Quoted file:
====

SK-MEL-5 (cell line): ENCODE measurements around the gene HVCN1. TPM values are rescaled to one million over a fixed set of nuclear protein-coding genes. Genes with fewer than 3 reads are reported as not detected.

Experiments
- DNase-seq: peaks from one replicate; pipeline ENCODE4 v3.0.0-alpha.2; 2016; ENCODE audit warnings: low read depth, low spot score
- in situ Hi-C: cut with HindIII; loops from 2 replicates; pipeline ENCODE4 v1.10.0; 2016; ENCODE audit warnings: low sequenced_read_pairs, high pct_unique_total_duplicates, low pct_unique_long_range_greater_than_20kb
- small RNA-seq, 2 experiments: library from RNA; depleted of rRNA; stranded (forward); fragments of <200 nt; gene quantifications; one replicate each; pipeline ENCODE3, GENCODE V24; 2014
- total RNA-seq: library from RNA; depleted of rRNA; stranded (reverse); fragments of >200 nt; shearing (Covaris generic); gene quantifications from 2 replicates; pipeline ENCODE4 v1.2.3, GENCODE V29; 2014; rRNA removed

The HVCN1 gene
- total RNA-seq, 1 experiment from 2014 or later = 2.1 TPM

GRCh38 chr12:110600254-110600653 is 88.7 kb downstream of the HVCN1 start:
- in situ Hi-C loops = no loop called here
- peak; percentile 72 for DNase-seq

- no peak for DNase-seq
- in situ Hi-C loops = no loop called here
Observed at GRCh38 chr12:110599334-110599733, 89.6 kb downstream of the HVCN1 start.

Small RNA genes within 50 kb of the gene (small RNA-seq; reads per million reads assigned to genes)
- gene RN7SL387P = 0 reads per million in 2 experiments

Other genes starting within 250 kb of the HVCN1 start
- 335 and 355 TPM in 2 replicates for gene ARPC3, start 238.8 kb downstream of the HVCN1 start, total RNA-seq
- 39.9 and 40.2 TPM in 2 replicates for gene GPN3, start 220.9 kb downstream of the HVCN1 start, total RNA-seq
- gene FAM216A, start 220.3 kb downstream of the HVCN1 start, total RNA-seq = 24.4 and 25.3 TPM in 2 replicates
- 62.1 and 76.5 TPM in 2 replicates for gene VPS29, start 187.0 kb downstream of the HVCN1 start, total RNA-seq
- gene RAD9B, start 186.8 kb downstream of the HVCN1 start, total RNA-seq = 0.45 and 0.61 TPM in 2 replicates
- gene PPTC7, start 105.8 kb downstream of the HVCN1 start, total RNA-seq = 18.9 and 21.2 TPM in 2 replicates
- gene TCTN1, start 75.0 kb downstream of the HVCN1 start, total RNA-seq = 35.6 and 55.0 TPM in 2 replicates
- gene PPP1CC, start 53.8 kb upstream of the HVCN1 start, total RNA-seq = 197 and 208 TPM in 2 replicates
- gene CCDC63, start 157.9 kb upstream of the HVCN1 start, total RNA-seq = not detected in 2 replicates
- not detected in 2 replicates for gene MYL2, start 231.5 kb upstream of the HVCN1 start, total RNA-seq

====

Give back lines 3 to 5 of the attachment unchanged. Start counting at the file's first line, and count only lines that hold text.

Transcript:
- DNase-seq: peaks from one replicate; pipeline ENCODE4 v3.0.0-alpha.2; 2016; ENCODE audit warnings: low read depth, low spot score
- in situ Hi-C: cut with HindIII; loops from 2 replicates; pipeline ENCODE4 v1.10.0; 2016; ENCODE audit warnings: low sequenced_read_pairs, high pct_unique_total_duplicates, low pct_unique_long_range_greater_than_20kb
- small RNA-seq, 2 experiments: library from RNA; depleted of rRNA; stranded (forward); fragments of <200 nt; gene quantifications; one replicate each; pipeline ENCODE3, GENCODE V24; 2014